Lester B. Pearson School Board closing, merging multiple schools
The Lester B. Pearson School Board has decided to close multiple schools and put the buildings up for sale.
Two schools will shut down entirely, while students at eight other schools will be finding new classmates.
School board chair Suanne Stein Day confirmed the changes in a meeting Monday night, saying she felt it was the wisest decision for the board.
"We honestly believe this is the right thing to do, because we are spending an awful lot of money on maintenance of the school," she said. "We really don’t want to be investing our money in brick and mortars; we want to be investing our money in resources for the classroom."
Lakeside Academy and the board's International Language Centre in Pointe-Claire are slated to close.
Eight other schools will merge. They are:
- Thorndale Elementary moves into Greendale;
- Orchard Elementary moves into St. Lawrence Elementary, Jr. and Sr.;
- Riverview Elementary moves into Verdun Elementary;
- Sherwood Forest Elementary and St. Paul Elementary will merge to create a junior and senior elementary school.
As has happened many times in the past, most of the schools that are being closed or merged have a very high vacancy rate. While there is growing enrolment in some off-island schools, five high schools on-island under the Lester B. board have less than 50 per cent enrolment.
Lakeside Academy, for example, is only 37 per cent full. The school was created in 2001 with the merger of two former schools: Lachine High School and Bishop Whelan High School.
"This is really important because the ministry has given us every indication to believe that if we don’t close our low-occupancy schools, they’ll close them for us," said Stein Day, explaining that this way the school board could determine the best way to reassign the students.
Enrolment has been steadily dropping as parents of children eligible to attend English schools instead choose to send them to private schools or to French school boards, despite the superior academic achievements of the English boards.
The school board said the funds now used to maintain low-occupancy buildings will be reallocated for better use.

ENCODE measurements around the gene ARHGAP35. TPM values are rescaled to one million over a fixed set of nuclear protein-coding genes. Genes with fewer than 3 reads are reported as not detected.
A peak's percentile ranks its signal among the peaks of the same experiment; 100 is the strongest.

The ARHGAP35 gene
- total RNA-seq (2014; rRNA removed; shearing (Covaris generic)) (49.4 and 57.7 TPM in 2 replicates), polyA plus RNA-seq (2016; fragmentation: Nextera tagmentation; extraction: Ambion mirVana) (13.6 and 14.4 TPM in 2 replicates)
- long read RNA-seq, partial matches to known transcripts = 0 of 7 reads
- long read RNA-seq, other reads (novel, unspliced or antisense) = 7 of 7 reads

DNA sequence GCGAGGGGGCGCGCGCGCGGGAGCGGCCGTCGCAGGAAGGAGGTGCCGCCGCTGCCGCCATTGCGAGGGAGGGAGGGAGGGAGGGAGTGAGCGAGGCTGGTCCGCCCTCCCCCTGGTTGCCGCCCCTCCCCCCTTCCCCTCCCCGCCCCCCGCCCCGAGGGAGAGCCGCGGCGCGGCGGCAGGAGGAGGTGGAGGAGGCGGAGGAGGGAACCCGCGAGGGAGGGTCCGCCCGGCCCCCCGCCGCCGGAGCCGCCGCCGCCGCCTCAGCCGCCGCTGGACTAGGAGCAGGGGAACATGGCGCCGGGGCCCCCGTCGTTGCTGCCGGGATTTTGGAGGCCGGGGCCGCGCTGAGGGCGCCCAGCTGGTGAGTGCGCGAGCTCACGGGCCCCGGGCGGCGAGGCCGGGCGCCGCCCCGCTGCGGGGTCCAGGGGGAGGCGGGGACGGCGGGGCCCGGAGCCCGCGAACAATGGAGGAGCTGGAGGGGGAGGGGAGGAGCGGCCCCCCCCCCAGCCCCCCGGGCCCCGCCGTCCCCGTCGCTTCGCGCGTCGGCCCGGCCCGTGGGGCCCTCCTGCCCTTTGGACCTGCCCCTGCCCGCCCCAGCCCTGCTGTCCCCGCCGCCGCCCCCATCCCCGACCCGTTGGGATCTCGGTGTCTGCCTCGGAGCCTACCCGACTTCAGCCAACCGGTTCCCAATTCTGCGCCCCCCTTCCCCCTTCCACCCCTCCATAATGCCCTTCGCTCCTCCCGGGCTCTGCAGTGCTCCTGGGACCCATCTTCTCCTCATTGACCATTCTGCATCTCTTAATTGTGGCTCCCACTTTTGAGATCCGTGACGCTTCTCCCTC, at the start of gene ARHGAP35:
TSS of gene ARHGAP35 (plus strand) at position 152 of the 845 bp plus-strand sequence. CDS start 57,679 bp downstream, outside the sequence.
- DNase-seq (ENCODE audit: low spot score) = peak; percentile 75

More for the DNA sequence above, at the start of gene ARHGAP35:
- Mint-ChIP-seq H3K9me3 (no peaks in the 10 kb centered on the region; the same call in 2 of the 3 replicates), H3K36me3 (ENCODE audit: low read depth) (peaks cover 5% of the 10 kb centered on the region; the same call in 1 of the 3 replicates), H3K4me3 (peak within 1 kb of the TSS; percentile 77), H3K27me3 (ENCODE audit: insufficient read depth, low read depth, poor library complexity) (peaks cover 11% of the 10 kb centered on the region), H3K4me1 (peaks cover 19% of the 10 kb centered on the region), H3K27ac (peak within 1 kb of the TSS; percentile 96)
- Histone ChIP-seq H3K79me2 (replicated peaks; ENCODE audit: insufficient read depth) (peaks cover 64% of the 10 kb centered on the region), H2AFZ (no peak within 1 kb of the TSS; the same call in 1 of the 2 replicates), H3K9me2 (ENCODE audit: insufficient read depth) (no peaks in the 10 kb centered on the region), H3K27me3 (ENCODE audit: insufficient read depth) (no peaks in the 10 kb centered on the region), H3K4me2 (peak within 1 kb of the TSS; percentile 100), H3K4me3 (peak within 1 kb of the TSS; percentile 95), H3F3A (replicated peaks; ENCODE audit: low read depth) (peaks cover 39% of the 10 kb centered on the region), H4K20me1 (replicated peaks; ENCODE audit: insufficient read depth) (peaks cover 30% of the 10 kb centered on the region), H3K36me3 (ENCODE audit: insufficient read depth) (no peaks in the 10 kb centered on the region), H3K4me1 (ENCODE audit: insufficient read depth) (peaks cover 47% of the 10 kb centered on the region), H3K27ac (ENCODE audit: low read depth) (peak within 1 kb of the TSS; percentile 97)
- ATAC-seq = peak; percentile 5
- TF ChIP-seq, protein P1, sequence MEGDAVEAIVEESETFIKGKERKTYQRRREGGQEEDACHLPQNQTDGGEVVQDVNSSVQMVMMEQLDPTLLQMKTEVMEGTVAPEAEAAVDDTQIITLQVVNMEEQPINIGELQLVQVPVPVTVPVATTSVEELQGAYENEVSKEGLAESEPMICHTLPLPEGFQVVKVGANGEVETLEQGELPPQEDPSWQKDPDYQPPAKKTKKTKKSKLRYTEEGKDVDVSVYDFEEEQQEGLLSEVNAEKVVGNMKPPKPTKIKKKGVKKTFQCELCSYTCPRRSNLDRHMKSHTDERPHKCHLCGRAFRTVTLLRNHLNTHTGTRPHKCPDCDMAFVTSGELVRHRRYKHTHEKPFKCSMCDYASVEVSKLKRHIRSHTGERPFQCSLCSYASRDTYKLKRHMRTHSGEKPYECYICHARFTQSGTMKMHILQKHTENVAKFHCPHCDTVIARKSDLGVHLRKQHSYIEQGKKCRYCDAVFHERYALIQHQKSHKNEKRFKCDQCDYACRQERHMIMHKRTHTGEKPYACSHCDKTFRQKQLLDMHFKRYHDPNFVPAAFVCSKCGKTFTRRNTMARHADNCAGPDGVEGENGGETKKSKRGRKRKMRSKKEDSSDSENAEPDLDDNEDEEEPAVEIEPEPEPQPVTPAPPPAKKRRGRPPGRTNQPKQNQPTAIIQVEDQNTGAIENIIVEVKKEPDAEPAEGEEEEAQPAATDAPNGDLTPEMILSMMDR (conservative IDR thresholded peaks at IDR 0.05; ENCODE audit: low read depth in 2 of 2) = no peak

"A small elementary school costs us about $1 million in maintenance and administration. If we close that school, that $1 million going into our operating fund that we can use," said Stein Day.
A presentation was made Monday night followed by a vote in order to begin the process to bring in the changes for the 2016-2017 school year.
All students including the IB students will be easily absorbed into other high schools.
“I'm sure that we'll be able to reassure them that we have a quality program here, we're a fully accredited IB program,” explained Jennifer Kurta, the principal of LaSalle Comprehensive High School.
As for what this means for English education: “There is reason for concern but we still have a solid base and we will continue to fight for them,” said Stein Day.
The Lester B. Pearson School Board closed six schools in 2005-2006, and three more schools were shut down in 2009 and 2010. See the map below for a complete list of EMSB and Lester B. Pearson school openings and closings since 1998.
Prior to the announcement LBPSB Teacher’s Union president John Donnelly said many schools within the board are under-utilized.
Joanne McKinnis, is the mother of three children in Grades 10, 8 and 5, said she doesn’t feel stressed about the merger.
"I think the children are fine, and you have to do what makes fiscal sense, so if schools need to merge, then schools need to merge," she said.
She added that her oldest daughter’s elementary school had already merged with another school, the year after her daughter finished Kindergarten.
She agrees the school closure was necessary, because her school was only at 50 per cent capacity.
"It felt empty and then the resources can’t be distributed as well as they could be if the school was full," she said. "Change happens."
The school board said the mergers would not eliminate jobs, although it would see administrative roles decrease through attrition.
The buildings, which are owned by the Ministry of Education, will be offered to French school board Marguerite Bourgeoys before being put on the open market.
All these decisions can be appealed, but only under certain circumstances, explained Darren Kotania of the Central Parents’ Committee.
“My understanding is, new elements have to be brought that warrants such a review,” he said.
This map shows which schools offer Immersion programs (50-80 percent French), Bilingual programs (up to 50 percent French), or English core programs (limited French classes).